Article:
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Researchers identify new stem cell population important in the growth of colon cancer

Findings may open the floodgate to new therapies, approaches in treatment

Date:
June 16, 2015
Source:
Lawson Health Research Institute
Summary:
A previously unknown, long-lived radiation-resistant stem cell population in the colon has been identified by researchers. Most importantly, they also found that these stem cells can give rise to colonic tumors and sustain their growth. The findings will significantly change the way we study and treat colon cancer, the investigators say.
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Researchers at Lawson Health Research Institute have identified a new stem cell population in the colon linked to cancer growth. The findings, which were recently published in the prominent journal Cell Stem Cell, will significantly change the way we study and treat colon cancer.

Colon cancer is the second leading cause of cancer death in Canada. It is estimated that in 2015 that 25,100 Canadians will be diagnosed with colon cancer representing 13 percent of all new cancer cases.

Dr. Samuel Asfaha, a clinician-scientist at Lawson and an assistant professor of medicine at the Schulich School of Medicine & Dentistry, Western University, and his colleagues at Columbia University (New York), have identified a previously unknown, long-lived radiation-resistant stem cell population in the colon. Most importantly, they also found that these stem cells can give rise to colonic tumors and sustain their growth. Tissue stem cells are unique cells essential for normal tissue maintenance and regeneration. Their unique characteristic of longevity, however, makes them the most likely cell of origin for cancer. In this study, the researchers sought to identify whether more than one tissue stem cell population exists within the colon which could be a source of colon cancer.

According to Asfaha, the identification of the cellular origin of cancer, specifically colorectal cancer, is critical to the understanding of how cancer arises, as well as for the identification of new targets for drug therapy.

'The identification of more than one stem cell pool in the colon has proven challenging,' stresse Asfaha. 'These findings are exciting as we have identified an important new target for cancer therapy. It is also proof that more than one stem cell can give rise to and sustain tumors, telling us that our cancer therapy needs to target more than one stem cell pool.'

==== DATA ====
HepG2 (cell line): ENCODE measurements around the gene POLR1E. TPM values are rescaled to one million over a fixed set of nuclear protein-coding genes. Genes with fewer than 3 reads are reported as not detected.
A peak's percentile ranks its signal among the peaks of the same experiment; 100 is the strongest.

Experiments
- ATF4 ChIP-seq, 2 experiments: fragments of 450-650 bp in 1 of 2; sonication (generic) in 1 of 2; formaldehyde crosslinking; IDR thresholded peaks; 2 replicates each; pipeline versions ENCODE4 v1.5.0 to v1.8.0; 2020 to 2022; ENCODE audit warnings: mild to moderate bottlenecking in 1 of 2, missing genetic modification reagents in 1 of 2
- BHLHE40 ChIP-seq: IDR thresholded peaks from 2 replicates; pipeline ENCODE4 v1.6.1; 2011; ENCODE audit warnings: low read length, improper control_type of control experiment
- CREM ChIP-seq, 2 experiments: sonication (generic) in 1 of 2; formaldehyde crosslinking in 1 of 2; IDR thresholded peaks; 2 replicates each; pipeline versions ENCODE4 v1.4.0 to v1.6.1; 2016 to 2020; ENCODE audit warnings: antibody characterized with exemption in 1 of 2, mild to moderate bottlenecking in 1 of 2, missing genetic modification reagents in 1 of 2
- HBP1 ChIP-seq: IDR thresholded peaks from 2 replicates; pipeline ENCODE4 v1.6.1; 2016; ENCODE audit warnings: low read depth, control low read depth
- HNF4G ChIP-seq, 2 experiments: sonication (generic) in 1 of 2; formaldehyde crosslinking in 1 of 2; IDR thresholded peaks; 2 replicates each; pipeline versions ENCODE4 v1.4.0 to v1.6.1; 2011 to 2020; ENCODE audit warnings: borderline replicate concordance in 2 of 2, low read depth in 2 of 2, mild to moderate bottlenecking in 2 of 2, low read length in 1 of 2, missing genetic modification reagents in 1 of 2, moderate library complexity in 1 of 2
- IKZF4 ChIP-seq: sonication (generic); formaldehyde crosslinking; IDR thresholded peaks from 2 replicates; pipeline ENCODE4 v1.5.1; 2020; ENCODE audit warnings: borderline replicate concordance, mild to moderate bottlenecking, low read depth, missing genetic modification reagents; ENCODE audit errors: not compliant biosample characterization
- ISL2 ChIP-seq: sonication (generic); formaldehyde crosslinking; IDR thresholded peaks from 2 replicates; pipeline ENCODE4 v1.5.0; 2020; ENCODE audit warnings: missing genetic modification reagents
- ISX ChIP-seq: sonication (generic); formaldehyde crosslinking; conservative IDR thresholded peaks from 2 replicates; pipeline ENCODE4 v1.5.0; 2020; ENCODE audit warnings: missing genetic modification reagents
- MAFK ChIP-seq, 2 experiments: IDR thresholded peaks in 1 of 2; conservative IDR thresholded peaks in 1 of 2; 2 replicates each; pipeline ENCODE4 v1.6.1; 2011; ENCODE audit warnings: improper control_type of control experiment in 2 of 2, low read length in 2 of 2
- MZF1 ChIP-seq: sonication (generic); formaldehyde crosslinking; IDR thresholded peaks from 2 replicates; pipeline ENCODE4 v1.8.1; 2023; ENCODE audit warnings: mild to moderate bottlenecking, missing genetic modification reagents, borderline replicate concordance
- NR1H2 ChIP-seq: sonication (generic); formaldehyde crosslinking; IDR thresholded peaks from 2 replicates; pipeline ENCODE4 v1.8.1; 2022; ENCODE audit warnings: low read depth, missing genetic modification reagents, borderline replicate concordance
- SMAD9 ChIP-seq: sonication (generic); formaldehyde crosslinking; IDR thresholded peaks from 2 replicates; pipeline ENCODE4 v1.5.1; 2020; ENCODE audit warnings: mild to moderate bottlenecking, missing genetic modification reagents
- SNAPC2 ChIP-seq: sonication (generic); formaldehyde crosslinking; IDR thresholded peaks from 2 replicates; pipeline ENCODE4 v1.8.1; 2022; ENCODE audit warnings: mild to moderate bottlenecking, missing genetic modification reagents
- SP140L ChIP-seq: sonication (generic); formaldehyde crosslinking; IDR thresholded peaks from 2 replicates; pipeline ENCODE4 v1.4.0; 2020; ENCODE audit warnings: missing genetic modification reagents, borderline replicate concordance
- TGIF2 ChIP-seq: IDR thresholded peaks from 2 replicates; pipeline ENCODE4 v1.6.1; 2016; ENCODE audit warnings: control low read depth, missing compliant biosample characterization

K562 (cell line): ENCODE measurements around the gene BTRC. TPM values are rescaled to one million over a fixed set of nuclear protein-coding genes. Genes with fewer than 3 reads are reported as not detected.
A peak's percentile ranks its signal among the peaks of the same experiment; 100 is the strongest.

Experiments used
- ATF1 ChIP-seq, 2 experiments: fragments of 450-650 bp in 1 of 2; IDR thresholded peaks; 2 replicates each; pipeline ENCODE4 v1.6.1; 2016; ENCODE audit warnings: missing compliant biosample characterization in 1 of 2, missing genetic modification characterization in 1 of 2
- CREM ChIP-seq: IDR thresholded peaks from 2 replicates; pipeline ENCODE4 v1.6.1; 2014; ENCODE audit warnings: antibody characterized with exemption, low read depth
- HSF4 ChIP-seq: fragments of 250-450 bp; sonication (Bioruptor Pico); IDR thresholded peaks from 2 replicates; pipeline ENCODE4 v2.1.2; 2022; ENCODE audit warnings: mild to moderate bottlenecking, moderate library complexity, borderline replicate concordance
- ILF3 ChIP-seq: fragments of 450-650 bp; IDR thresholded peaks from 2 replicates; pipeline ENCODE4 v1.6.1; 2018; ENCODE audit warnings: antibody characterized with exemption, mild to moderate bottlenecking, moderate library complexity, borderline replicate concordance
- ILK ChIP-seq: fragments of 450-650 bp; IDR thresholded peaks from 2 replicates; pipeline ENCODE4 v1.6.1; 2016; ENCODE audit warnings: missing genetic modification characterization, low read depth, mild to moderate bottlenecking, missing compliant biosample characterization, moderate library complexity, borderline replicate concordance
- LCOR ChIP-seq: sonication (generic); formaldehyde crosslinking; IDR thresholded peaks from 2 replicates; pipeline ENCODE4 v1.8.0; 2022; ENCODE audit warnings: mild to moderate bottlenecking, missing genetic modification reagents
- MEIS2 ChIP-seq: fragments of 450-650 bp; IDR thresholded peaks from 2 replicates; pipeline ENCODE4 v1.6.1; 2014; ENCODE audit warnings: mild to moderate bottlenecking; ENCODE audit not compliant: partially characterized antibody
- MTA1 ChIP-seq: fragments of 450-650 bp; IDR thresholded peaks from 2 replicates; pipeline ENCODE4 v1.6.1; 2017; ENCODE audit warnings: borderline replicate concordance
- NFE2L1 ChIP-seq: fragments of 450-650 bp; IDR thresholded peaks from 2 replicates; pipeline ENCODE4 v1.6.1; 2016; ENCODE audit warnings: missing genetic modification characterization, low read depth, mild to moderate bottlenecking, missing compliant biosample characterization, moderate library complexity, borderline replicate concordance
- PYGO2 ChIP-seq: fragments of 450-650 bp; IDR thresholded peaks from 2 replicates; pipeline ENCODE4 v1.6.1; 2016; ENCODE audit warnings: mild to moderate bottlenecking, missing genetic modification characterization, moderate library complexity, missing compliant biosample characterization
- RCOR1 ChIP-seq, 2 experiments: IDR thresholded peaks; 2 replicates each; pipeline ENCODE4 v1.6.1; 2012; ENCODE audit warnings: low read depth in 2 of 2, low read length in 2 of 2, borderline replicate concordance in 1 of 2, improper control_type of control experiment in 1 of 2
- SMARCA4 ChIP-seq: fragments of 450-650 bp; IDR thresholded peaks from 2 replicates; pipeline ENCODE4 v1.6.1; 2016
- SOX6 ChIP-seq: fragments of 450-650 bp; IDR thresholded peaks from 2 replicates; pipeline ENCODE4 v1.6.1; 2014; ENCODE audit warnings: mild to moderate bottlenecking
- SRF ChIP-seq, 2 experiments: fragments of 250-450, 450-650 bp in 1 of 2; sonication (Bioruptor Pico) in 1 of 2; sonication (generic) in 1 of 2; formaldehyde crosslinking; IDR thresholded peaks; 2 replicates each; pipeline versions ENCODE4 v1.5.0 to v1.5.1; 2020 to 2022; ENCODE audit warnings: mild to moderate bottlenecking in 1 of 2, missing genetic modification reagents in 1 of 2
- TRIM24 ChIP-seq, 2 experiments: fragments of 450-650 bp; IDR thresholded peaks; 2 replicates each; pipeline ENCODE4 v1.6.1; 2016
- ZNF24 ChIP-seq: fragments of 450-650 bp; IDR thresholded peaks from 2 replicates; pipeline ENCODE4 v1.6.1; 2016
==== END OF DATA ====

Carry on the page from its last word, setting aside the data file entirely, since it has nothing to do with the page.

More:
Until now, the only stem cell population linked to colon cancer was radiation sensitive, leading physicians to believe that radiation therapy was effective. 'With this new information, we now know this is not always true and we must find new forms of therapy to target the disease,' says Asfaha.


Story Source:

Materials provided by Lawson Health Research Institute. Note: Content may be edited for style and length.


Journal Reference:

  1. Samuel Asfaha, Yoku Hayakawa, Ashlesha Muley, Sarah Stokes, Trevor A. Graham, Russell E. Ericksen, Christoph B. Westphalen, Johannes von Burstin, Teresa L. Mastracci, Daniel L. Worthley, Chandhan Guha, Michael Quante, Anil K. Rustgi, Timothy C. Wang. Krt19 /Lgr5− Cells Are Radioresistant Cancer-Initiating Stem Cells in the Colon and Intestine. Cell Stem Cell, 2015; 16 (6): 627 DOI: 10.1016/j.stem.2015.04.013

Cite This Page:

Lawson Health Research Institute. "Researchers identify new stem cell population important in the growth of colon cancer: Findings may open the floodgate to new therapies, approaches in treatment." ScienceDaily. ScienceDaily, 16 June 2015. <www.sciencedaily.com/releases/2015/06/150616123917.htm>.
Lawson Health Research Institute. (2015, June 16). Researchers identify new stem cell population important in the growth of colon cancer: Findings may open the floodgate to new therapies, approaches in treatment. ScienceDaily. Retrieved May 23, 2017 from www.sciencedaily.com/releases/2015/06/150616123917.htm
Lawson Health Research Institute. "Researchers identify new stem cell population important in the growth of colon cancer: Findings may open the floodgate to new therapies, approaches in treatment." ScienceDaily. www.sciencedaily.com/releases/2015/06/150616123917.htm (accessed May 23, 2017).

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